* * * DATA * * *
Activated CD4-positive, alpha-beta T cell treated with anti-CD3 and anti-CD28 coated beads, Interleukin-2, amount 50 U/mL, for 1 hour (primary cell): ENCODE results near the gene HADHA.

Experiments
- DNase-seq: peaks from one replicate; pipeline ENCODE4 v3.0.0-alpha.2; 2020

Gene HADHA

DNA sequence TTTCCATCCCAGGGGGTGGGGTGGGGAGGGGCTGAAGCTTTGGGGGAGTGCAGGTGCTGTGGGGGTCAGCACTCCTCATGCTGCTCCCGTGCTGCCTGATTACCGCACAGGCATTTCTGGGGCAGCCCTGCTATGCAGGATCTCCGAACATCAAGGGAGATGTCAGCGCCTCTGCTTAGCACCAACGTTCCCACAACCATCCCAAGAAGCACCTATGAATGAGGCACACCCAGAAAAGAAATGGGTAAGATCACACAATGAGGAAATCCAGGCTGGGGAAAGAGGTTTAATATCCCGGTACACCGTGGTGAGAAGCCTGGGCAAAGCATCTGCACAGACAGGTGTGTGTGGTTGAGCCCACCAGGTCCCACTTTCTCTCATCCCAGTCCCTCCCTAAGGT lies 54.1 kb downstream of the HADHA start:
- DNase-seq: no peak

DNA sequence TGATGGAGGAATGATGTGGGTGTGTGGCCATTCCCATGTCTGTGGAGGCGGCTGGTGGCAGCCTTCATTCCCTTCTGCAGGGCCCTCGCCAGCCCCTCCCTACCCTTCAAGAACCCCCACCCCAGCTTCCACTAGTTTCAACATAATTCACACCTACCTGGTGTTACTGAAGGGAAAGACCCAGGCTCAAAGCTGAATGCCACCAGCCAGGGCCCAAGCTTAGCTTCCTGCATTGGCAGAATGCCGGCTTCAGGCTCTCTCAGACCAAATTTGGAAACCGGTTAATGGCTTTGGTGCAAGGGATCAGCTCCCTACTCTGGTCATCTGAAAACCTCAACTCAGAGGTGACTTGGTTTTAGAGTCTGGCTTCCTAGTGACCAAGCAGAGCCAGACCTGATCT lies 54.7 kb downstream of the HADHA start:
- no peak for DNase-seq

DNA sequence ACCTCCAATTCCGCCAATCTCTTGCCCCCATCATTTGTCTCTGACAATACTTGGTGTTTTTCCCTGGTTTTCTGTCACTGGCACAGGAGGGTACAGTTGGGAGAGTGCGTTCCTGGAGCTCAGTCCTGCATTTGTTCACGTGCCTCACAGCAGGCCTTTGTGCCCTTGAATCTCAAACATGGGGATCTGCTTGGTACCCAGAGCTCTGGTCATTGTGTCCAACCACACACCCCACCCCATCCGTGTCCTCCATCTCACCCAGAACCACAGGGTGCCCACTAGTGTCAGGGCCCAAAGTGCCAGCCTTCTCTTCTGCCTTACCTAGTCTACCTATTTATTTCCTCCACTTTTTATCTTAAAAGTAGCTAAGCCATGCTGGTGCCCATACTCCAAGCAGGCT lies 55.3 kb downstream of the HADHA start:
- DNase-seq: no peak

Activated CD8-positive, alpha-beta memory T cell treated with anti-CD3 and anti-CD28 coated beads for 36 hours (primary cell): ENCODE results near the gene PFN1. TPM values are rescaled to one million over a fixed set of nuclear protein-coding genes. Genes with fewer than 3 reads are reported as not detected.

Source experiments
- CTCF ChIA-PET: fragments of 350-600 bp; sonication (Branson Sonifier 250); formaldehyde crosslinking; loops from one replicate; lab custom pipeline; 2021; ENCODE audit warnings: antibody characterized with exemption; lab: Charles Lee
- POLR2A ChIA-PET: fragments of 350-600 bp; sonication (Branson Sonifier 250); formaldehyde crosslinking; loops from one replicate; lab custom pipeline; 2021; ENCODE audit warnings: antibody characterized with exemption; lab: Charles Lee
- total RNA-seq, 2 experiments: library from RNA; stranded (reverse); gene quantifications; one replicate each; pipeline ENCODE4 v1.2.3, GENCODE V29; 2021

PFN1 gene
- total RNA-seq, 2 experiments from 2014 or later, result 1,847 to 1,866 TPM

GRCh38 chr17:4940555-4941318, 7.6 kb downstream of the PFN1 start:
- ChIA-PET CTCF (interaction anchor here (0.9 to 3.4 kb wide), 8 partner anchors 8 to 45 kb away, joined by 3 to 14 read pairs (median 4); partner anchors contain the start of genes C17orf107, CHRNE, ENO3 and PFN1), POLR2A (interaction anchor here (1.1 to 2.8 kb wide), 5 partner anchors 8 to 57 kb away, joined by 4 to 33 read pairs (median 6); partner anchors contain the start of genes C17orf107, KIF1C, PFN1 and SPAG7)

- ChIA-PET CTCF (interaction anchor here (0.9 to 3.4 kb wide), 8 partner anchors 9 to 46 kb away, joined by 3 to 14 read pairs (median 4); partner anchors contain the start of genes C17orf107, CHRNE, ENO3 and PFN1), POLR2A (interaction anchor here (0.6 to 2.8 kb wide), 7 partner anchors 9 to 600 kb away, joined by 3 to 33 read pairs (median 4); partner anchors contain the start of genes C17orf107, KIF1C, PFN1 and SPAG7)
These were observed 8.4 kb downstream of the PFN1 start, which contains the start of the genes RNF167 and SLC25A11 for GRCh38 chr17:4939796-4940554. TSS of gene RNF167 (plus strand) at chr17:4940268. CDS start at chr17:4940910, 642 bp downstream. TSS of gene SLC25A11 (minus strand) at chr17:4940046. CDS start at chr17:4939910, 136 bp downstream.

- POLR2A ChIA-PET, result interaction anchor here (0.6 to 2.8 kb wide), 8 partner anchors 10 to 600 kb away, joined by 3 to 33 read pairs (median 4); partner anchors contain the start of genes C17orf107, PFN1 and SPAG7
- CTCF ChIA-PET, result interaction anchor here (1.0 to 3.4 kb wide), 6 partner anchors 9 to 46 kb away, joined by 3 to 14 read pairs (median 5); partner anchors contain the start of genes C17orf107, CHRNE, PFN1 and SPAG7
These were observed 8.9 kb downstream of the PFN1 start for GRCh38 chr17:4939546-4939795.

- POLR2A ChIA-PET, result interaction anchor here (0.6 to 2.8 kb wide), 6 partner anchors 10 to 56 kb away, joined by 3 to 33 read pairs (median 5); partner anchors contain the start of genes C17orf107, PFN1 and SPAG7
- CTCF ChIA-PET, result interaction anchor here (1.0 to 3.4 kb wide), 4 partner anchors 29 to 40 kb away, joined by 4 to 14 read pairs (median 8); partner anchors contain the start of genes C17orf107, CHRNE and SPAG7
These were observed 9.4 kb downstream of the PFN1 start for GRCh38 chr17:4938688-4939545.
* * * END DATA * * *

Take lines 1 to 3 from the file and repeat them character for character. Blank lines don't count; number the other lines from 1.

Activated CD4-positive, alpha-beta T cell treated with anti-CD3 and anti-CD28 coated beads, Interleukin-2, amount 50 U/mL, for 1 hour (primary cell): ENCODE results near the gene HADHA.

Experiments
- DNase-seq: peaks from one replicate; pipeline ENCODE4 v3.0.0-alpha.2; 2020